Today, Public Knowledge and 27 other organizations, associations, and legal scholars sent a letter to the International Trade Commission opposing a recent decision that the Commission has authority to block Internet data transmissions. That decision concluded that the ITC’s authority to block the importation of copyright-and patent-infringing products extends to an ability to block Internet data transmissions into the United States.
Several outlets are reporting that the MPAA’s policy efforts have, over the past years, continued, post-SOPA (Stop Online Privacy Act), to focus on different theories of site blocking. With Congress wary of passing new legislation that could lead to private online censorship, the movie industry is apparently shopping around for other forums in which to press its site-blocking agenda.
Last month the House Republican Study Committee (RSC)
released (and then retracted 24 hours later) a thought-provoking policy paper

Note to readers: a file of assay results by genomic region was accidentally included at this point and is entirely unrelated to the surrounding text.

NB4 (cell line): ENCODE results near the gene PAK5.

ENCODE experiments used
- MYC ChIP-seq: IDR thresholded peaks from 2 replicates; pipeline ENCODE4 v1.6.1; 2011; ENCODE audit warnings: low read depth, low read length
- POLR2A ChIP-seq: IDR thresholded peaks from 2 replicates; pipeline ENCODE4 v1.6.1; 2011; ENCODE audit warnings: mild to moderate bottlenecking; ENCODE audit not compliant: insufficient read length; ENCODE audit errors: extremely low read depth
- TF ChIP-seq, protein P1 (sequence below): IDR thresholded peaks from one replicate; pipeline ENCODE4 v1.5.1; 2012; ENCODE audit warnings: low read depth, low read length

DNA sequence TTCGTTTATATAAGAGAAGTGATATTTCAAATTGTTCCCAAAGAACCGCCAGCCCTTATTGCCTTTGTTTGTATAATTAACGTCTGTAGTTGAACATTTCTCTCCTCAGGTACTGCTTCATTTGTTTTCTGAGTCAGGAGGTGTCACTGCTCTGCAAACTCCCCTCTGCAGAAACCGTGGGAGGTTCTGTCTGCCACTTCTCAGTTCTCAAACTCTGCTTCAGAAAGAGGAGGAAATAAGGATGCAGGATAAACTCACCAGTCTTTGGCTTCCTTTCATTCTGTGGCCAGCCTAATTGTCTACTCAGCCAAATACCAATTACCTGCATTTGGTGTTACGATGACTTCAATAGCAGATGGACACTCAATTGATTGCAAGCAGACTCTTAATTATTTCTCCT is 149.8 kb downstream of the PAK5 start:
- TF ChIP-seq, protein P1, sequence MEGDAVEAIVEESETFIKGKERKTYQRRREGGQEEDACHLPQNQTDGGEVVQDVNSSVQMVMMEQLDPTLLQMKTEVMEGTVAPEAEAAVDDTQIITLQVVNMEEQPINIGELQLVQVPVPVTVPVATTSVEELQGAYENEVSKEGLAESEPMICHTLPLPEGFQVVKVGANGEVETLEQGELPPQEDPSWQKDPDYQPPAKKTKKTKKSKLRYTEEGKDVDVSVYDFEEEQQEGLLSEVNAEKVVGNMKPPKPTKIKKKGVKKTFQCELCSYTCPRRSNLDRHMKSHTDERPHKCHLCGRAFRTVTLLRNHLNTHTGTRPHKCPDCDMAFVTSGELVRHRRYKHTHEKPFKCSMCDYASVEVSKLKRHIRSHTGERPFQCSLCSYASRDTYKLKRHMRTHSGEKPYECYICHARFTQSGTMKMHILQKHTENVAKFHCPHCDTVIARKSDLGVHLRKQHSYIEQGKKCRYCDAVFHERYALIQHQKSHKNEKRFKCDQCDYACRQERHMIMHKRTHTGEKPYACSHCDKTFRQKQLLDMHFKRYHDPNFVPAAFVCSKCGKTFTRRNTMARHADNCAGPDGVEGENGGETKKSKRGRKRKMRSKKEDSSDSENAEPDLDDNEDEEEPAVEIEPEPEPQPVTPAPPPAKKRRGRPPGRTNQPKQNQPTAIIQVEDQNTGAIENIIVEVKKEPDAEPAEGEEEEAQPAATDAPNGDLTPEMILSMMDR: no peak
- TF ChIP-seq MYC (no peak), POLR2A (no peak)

Myths About Copyright Law and Where to Start to Fix It. As the leading
group for conservative policy ideas and discussion in the U.S. House of
Representatives, the RSC could play a critical role in presenting the
conservative arguments for copyright reform.
This past Friday, the House Republican
Study Committee released a policy brief entitled Three Myths About Copyright
Law and Where to Start to Fix it. The
brief, examines three common content
industry assertions about the benefits of copyright, and concludes that rather
than promoting productivity and innovation, current copyright law inhibits
them. The brief then makes a number of suggestions
to reform the system, including reducing statutory damages, expanding fair use,
punishing copyright abuse and shortening copyright terms significantly.
To hear the movie studios describe it, a world without robust (if not draconian) intellectual property protections is a world without a viable movie industry. This simple idea is at the heart of attempts to push through SOPA, PIPA, and whatever the IP enforcement bill of the month happens to be.
Naturally, this statement conveniently overlooks the fact that there are a number of countries with high levels of copyright infringement – India and Nigeria are but two examples – that also have rich home-grown movie industries. This incongruity between rhetoric and reality might be explained if we assume that when movie studios say “a viable movie industry” they really mean “a viable Hollywood movie industry.” However, there is one place where it is even harder to rationalize Hollywood rhetoric with Hollywood reality: China.